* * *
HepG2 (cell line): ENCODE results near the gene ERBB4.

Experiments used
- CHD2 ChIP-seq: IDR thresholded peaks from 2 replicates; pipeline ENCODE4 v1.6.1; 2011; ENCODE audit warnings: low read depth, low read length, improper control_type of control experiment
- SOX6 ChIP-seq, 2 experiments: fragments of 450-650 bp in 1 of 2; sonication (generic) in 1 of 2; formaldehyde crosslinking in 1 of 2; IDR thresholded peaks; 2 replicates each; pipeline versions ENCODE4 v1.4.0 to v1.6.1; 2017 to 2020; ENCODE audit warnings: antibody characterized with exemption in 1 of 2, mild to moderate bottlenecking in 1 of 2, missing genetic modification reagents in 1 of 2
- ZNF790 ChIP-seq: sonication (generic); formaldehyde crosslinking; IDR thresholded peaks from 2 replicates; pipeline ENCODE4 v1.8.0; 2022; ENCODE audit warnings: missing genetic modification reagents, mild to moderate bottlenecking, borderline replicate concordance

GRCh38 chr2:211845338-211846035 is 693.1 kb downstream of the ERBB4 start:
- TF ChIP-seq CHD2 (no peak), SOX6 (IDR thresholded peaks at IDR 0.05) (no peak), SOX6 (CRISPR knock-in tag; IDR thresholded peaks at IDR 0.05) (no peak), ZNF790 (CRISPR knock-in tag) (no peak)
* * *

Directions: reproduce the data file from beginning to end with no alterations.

HepG2 (cell line): ENCODE results near the gene ERBB4.

Experiments used
- CHD2 ChIP-seq: IDR thresholded peaks from 2 replicates; pipeline ENCODE4 v1.6.1; 2011; ENCODE audit warnings: low read depth, low read length, improper control_type of control experiment
- SOX6 ChIP-seq, 2 experiments: fragments of 450-650 bp in 1 of 2; sonication (generic) in 1 of 2; formaldehyde crosslinking in 1 of 2; IDR thresholded peaks; 2 replicates each; pipeline versions ENCODE4 v1.4.0 to v1.6.1; 2017 to 2020; ENCODE audit warnings: antibody characterized with exemption in 1 of 2, mild to moderate bottlenecking in 1 of 2, missing genetic modification reagents in 1 of 2
- ZNF790 ChIP-seq: sonication (generic); formaldehyde crosslinking; IDR thresholded peaks from 2 replicates; pipeline ENCODE4 v1.8.0; 2022; ENCODE audit warnings: missing genetic modification reagents, mild to moderate bottlenecking, borderline replicate concordance

GRCh38 chr2:211845338-211846035 is 693.1 kb downstream of the ERBB4 start:
- TF ChIP-seq CHD2 (no peak), SOX6 (IDR thresholded peaks at IDR 0.05) (no peak), SOX6 (CRISPR knock-in tag; IDR thresholded peaks at IDR 0.05) (no peak), ZNF790 (CRISPR knock-in tag) (no peak)